The government has hoodwinked folks into thinking the opposite is true - so the injection of fear is almost complete. The steps to tyranny and despotism are almost complete. People fear the government. They fear the IRS, the NSA, the FBI, the local and state police, the court system, OSHA, EPA, FDA and every other acronym you can think of. "The feds are coming" is not a phrase of welcoming peace or security.

A US citizen can leave their home in the morning and have no idea if they will safely return that night. A simple missed property tax payment payment can result in homelessness. A traffic stop by the police can result in being jailed or even being gunned down. A Google search of chemicals for a chemistry class experiment can result in the Feds knocking on your door. Forgetting to take your hunting knife out of your luggage can result in a "terrorist" accusation. Drones spy on our cities and cameras record our activities on public streets.

http://www.washingtonpost.com/sf/investigative/2013/09/08/left-with-noth...

Americans are afraid of their government.

Moat folks don't think about their Fourth Amendment freedom being squandered. Or their First or Fifth or Eighth Amendment rights. Until it becomes personal. That's the problem. Until people begin to understand that every law, act, statute, etc. passed and enforced by the government affects everyone, this nonsense will continue. Most folks don't think about the cruel treatment of prisoners until it affects a family member. Most people don't think about banks foreclosing on people's homes until it affects them.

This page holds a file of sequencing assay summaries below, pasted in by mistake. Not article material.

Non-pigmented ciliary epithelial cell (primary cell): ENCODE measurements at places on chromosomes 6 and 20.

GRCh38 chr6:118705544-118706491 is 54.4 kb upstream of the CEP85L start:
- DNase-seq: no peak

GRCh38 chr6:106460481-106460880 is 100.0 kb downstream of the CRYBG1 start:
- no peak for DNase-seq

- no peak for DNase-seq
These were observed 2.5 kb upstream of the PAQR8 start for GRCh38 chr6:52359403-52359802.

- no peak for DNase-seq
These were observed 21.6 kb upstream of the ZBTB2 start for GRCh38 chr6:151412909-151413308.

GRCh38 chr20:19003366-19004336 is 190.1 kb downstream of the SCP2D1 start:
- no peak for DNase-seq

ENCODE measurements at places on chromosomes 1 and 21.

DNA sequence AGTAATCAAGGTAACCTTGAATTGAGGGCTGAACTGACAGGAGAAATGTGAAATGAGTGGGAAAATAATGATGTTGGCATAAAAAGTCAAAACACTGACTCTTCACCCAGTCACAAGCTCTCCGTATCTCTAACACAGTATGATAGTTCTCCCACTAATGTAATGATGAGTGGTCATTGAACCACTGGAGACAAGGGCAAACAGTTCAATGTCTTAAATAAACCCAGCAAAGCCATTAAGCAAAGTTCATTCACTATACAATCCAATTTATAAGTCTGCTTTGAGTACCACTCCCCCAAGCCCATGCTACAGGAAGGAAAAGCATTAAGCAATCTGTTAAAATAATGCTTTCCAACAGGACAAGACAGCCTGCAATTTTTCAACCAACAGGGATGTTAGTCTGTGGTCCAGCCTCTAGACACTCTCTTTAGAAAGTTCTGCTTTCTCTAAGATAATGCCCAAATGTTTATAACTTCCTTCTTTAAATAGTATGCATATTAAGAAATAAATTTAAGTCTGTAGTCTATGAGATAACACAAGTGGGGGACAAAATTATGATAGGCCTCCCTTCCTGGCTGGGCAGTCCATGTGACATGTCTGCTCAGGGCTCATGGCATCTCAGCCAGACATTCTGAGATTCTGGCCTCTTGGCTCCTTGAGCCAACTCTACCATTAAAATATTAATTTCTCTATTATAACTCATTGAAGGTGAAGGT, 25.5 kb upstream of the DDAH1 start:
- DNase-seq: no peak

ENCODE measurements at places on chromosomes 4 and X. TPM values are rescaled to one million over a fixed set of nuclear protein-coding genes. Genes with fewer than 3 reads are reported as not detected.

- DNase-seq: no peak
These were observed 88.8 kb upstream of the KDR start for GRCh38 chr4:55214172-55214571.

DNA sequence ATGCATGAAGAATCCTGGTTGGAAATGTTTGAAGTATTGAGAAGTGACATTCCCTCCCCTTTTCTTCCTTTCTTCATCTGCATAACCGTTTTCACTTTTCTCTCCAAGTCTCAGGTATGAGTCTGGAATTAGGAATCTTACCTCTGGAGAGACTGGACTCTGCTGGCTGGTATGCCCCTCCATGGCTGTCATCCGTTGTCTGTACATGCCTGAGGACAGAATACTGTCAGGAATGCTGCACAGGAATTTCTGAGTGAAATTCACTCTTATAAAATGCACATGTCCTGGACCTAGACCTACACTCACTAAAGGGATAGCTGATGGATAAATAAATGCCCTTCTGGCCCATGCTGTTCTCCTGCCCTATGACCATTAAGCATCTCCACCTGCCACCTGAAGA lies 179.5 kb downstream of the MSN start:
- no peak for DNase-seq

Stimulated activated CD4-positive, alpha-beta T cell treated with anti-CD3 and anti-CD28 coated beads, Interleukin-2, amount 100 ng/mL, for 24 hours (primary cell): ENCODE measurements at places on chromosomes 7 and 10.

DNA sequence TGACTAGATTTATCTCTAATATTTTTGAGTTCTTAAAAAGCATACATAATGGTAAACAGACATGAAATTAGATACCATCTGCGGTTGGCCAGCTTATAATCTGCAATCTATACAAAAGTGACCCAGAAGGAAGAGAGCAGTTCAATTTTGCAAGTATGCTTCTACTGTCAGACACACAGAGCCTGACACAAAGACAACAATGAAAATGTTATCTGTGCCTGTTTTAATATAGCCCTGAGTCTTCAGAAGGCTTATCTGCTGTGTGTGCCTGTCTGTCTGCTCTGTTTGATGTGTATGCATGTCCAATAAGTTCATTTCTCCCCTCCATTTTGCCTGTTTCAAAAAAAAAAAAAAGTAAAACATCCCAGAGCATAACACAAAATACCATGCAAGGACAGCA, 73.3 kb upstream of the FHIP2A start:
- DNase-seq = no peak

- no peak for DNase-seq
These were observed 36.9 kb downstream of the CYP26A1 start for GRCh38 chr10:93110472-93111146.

It's difficult to be patriotic when a citizen can see the huge pitfalls of the government, and that the situation only continues to worsen. Blind patriotism is the playground of fools. Citizens need to stop being deceived sheep and seize Abraham Lincoln's declaration of "government of the people, by the people, for the people" - and stop giving up their rights as citizens out of fear.

That's true patriotism.

dahreese
4914
Points
dahreese 09/08/13 - 05:02 pm
5
0
Specsta, your comments are
Unpublished

Specsta, your comments are dead center (although I think the government is becoming just as afraid of American citizens as citizens are afraid of the government, but I'll save that for another time) and would have made a great editorial.

t3bledsoe
14291
Points
t3bledsoe 09/08/13 - 07:27 pm
2
0
dahreese @ 6:02